This illuminates the problem of much contemporary music—the deliberate, predetermined, calculated structure—and shows, ironically, what Ives isn’t. It isn’t too carefully made, and it certainly doesn’t sound that way. When the condensed musical passages arrive, it isn’t a calculating cluster, a shrewd stack of notes meant to be transparent and perfectly clever. It’s just that: a lot of noise and something of a sound that emanates from it. Trying to ‘listen through’, as Boulez-trained ears might be tempted to try, will not yield success nor enjoyment. It’s not nouvelle cuisine of single ingredients, it’s a stout curry where many flavors become one new flavor, and indeed Ives’ music appeals to the nose much more than it does to one’s self conscious intellectual faculties. (Not to be mistaken for music “that stinks to the ears.”)
In the ways of collage and strange parallels of different musics [sic], Ives is the American Gustav Mahler. But Ives’ music has an honest-healthy quality about it—a dash of sophisticated naïveté, even—that distinguishes it as much from Mahler’s wrung question marks as there are commonalities that connect the two.
Harrison Birtwistle, freely wielding dissonances, has something of a ‘bad boy’ reputation, and his music that of being controversial. Which might make remote sense if you think of him as following in the footsteps of Benjamin Britten (though hardly those of Michael Tippet), but it doesn’t add up listening to the orchestral suite “Gawain’s Journey”. The symphonic extraction from his opera Gawain is a lush and literal score, much like an newer version of Bartók’s Bluebeard’s Castle. Too lush and literal for the selectively-curious Musica Viva audience: when Gawain’s horse trots through the score in the coconut shell-like clip-clop of the temple blocks you can almost touch the sense of quiet indignation. The applause afterwards, despite a splendid performance from the backbenchers of the Bavarian Radio Symphony Orchestra (anyone who can seems to skip contemporary music duty) and Stefan Asbury, was distinctly cool. A shame, because the beguiling, flavorfully dissonant orchestral music goes down very easy: full of dramatic and descriptive color through with the underlying opera shimmers through at all times, the whole thing wouldn’t even have been that much out of place in the Lord of the Rings score. (Alas, Howard Shore was busy cobbling it together from bits by Strauss and Pfitzner, not Birtwistle.)
C.Ives, Sy.No.2, Robert Browning Ovt.,
K.Schermerhorn / Nashville SO
H.Birtwistle, Gawain's Journey, The Triumph of Time, Ritual Fragment,
E.Howarth / Philharmonia, London Sinfonietta
Those two works made for a thoroughly enjoyable Musica Viva program. But what of the one piece presumably most typical of the series? Among the young-ish, serious generation of “Neue Musik” composers, Enno Poppe is someone who strikes me as quite willing to crack a musical smile. That’s notable for a winner of the financially desirable but artistically rather negligible Ernst von Siemens Music Prize, which rarely picks composers whose music might be accused of concord or humor. And Poppe’s intermittently interesting, amiably forgettable Keilschrift (Musica Viva Festival 2008) had left a better impression after the fact than in the moment.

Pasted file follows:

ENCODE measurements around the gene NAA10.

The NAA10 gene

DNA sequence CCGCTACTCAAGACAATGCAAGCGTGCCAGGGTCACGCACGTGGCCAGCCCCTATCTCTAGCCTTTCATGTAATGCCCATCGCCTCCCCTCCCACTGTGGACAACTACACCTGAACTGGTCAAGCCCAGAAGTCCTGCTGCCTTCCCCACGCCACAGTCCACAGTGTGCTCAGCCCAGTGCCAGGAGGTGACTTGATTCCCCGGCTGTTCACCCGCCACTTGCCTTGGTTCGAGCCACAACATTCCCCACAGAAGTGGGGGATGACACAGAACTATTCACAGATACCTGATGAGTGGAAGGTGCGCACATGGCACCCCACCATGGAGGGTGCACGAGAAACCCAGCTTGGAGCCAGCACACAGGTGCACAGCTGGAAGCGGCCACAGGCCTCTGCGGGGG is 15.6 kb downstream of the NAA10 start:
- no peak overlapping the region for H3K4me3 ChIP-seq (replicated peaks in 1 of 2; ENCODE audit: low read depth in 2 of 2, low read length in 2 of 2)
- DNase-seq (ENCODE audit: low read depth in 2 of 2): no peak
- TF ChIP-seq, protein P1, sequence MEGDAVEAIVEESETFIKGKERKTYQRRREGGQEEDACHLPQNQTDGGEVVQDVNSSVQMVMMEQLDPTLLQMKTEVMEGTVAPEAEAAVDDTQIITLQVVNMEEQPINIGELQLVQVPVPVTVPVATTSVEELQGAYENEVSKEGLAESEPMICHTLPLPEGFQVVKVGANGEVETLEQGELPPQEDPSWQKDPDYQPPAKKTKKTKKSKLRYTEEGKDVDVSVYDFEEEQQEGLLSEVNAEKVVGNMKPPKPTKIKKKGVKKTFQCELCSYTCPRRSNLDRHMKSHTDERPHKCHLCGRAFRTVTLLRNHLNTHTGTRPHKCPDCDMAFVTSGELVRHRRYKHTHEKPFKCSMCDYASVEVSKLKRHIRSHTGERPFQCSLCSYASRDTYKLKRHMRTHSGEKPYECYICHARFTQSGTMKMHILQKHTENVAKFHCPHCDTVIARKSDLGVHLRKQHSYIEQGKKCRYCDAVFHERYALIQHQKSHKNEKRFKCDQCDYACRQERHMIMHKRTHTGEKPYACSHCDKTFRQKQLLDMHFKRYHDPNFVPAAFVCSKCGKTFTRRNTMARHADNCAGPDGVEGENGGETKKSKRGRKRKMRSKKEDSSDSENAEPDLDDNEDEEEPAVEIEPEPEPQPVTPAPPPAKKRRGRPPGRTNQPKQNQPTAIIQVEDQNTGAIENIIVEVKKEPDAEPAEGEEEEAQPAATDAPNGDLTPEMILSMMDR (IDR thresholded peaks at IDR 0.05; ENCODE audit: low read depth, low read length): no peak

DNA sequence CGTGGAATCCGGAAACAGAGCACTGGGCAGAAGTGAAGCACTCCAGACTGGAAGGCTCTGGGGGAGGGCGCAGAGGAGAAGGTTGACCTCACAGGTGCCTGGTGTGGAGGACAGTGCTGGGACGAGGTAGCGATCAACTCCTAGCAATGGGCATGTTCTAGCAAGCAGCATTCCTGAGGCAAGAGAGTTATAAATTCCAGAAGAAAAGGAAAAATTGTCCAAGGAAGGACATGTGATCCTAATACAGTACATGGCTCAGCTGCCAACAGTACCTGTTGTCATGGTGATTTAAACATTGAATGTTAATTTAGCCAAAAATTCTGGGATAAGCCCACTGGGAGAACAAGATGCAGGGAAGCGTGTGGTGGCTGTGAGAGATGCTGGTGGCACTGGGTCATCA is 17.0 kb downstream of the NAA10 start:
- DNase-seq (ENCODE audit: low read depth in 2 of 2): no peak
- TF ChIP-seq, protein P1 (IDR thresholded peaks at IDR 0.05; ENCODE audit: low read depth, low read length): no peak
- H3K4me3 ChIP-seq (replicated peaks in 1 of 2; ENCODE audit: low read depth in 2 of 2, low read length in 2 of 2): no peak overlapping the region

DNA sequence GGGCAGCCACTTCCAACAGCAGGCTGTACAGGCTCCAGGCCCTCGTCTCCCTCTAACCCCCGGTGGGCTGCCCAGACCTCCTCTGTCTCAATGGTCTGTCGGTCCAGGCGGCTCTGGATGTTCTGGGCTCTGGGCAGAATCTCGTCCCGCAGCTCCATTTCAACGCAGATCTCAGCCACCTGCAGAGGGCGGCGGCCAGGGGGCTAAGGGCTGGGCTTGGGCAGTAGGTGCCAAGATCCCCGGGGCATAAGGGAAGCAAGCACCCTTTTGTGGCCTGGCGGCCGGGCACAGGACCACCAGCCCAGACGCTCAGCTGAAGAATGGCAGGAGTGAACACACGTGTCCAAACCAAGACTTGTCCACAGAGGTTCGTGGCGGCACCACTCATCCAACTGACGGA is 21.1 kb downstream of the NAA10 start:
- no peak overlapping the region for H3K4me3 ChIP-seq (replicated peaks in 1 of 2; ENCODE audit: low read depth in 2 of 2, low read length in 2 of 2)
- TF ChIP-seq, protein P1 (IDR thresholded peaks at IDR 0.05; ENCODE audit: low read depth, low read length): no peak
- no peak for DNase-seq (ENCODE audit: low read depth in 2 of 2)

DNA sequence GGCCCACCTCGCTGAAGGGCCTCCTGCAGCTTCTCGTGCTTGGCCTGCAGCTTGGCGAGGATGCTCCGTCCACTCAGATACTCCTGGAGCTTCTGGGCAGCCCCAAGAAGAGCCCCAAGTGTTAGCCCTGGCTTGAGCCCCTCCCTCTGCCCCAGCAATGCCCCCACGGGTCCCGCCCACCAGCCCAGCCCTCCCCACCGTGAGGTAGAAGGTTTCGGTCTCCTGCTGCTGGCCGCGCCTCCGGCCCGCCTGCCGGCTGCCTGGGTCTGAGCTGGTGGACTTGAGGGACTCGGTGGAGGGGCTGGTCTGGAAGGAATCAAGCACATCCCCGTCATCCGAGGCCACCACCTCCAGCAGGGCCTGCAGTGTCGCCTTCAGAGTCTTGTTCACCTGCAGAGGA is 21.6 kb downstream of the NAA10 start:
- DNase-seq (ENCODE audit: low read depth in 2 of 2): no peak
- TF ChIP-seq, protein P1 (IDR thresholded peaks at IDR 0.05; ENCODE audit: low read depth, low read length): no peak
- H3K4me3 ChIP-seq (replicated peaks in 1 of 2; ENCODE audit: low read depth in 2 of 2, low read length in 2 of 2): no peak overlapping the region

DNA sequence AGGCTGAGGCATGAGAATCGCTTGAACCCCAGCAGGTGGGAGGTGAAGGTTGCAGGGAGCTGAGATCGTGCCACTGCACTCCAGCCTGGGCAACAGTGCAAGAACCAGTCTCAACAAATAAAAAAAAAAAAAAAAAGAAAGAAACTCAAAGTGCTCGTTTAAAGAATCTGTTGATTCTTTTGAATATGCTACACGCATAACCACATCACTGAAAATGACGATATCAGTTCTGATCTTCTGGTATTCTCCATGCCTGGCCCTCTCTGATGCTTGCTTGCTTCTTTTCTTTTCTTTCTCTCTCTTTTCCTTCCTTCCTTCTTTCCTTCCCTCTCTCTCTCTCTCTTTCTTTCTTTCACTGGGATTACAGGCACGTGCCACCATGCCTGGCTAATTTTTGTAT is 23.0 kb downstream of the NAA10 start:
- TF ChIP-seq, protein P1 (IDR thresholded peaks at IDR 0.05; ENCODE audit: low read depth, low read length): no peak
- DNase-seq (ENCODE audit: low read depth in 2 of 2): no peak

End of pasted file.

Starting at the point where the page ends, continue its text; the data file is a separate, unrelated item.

The piece at hand: Welt (“World”). Poppe loves those single noun titles, working his way up from “Bones” via “Wood” to “Forest” to “Gold” and now “World”. If this works like the dedications of Bruckner’s Symphonies—6th: Landlord, 7th: King, 8th: Emperor, 9th: God—he’ll run out of titles, soon. Unfortuately Welt for string orchestra—deliberately eschewing famous historically examples—isn’t terribly good. Like a big metallic musical saw, the work drones on; the only animation supplied by imaginary scurrying mice and chasing cats. (More in my head than the music.) The parameters of how Poppe puts his microtonal chords together change, but the idea and general sound does not. And so the piece continues for at least twenty-five uneventful minutes, and it felt longer, still. It’s easily listenable, never unpleasant, possibly even amusing if it isn’t taken very seriously. It’s also perfectly boring, without emotional investment or any hint of lasting impression. “Neue Muzak”, if you will. No worries—not every work can be a winner. Even the very best composers have their lesser moments. It’s just that if that had been Brahms, he would have burnt the score.
A copy-right infringing taster of the Robert Browning Overture can be found on YouTube (Naxos), if you don’t have Spotify or a subscription to the Naxos Music Library.
Picture of Stefan Asbury (l) and Enno Poppe (r) courtesy Bavarian Radio, © Astrid Ackermann
The lovely bones